The reader needs a compelling, believable ending to draw these conclusions. If the resolution isn’t satisfying, they have no reason to think that the story, as written, is applicable in the real world.

To write a great ending, make sure that your Resolution fulfills its purpose in the story. Shawn Coyne suggests thinking of the Resolution in terms of a question: “How is that working out for you?” 

This question ensures that your ending answers the question posed by your genre. Which side of the value spectrum triumphs? This will be specific to your global genre. In a love story, does love triumph or fail? In a murder mystery, does justice or injustice prevail?

Your answer to the question forms the foundation of your Controlling Idea.

However, knowing whether things turn out well or poorly for the protagonist is only part of what you need to accomplish in the Resolution. What rounds out the Controlling Idea for the reader is the understanding of what it took to get to the ending and what was involved in the choices that the character made along the way.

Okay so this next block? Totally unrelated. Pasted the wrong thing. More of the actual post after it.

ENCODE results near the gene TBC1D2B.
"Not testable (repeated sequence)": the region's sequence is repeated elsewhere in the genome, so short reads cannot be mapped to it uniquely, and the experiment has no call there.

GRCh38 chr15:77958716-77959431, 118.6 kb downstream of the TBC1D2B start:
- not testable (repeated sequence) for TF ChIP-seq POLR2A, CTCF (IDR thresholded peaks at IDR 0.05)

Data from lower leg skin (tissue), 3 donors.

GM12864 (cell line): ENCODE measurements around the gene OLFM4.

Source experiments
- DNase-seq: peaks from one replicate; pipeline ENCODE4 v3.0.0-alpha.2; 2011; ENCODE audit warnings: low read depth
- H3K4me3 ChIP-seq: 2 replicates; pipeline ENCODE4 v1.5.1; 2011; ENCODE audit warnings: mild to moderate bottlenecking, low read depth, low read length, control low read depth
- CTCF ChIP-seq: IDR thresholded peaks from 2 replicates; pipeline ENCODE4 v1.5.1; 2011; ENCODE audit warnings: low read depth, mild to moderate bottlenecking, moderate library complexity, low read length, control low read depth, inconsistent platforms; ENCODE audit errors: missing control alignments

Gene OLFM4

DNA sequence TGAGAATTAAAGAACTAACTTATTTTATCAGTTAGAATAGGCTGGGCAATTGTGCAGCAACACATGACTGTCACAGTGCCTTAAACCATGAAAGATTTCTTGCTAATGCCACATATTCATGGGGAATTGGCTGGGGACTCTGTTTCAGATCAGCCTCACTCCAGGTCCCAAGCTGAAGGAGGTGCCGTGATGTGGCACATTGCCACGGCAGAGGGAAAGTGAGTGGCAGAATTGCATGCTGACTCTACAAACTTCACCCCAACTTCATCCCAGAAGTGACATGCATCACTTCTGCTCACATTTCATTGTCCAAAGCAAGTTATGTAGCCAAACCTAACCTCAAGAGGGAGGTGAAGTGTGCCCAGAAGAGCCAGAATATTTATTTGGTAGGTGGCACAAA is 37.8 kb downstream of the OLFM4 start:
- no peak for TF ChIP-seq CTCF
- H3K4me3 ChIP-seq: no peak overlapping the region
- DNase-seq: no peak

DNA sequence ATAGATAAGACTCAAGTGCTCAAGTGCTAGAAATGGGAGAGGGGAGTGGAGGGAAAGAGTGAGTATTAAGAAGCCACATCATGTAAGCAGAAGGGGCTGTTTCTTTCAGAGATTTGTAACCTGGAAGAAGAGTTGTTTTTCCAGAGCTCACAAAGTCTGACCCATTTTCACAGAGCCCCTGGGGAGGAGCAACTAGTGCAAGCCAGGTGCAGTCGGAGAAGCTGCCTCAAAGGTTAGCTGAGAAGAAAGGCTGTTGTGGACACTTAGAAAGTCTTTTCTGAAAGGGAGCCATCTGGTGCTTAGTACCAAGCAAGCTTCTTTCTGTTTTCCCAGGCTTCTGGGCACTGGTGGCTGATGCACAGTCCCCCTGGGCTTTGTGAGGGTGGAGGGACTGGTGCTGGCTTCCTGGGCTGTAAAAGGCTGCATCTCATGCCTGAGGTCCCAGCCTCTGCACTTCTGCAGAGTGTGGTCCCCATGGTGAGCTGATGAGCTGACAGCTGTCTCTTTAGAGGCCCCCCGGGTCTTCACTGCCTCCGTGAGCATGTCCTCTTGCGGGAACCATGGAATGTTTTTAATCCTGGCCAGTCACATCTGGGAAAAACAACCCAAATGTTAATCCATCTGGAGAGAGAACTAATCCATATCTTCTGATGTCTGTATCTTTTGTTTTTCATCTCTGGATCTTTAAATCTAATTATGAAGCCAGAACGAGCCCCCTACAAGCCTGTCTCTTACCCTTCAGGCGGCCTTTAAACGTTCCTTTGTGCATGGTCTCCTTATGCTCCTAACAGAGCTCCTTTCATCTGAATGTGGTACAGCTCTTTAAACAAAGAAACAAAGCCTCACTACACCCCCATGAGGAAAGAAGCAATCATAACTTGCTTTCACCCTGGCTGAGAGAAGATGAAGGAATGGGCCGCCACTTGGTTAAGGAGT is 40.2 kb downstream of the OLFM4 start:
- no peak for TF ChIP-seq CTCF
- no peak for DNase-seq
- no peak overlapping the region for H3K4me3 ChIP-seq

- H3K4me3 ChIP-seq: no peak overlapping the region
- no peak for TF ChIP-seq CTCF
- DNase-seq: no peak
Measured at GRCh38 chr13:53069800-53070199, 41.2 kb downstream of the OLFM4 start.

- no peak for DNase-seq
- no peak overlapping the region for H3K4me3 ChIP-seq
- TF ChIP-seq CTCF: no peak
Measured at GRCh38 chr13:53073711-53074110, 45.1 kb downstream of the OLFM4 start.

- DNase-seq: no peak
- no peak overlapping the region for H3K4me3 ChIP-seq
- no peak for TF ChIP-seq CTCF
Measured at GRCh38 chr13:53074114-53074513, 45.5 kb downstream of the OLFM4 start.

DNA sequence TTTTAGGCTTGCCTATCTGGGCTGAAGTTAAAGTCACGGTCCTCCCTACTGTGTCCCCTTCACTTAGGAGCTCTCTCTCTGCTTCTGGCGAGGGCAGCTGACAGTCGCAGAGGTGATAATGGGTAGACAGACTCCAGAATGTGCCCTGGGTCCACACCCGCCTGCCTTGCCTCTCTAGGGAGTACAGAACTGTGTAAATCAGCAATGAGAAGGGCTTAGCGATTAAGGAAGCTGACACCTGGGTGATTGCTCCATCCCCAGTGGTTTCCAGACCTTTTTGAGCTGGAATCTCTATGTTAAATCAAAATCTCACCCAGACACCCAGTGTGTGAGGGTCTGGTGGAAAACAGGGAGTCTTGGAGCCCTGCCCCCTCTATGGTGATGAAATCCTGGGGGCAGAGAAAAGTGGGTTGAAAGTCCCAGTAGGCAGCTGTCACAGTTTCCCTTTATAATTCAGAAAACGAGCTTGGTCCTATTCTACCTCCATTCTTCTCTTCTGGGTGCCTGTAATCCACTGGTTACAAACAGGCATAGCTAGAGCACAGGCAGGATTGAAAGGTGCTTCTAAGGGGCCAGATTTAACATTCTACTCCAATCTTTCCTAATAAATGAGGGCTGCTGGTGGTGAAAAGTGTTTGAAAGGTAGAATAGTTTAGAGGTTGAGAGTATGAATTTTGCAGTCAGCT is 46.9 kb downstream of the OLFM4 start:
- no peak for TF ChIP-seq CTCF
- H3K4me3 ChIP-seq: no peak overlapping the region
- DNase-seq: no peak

This is the second part of the Controlling Idea: the why and how of how things worked out. You start to establish this in the Crisis and Climax — but, like anything in a good story, the magic is in the payoff of the setup. The follow-through of taking events to a natural conclusion is what solidifies them for your reader. 

You have already planted the seeds in your Crisis — you just need to show the fruit that they bear in the Resolution.

To craft a satisfying ending, search for the key to your Resolution in your Crisis question. 

Let’s revisit the key points of the Crisis commandment and take a look at how it plants the seeds for the Resolution.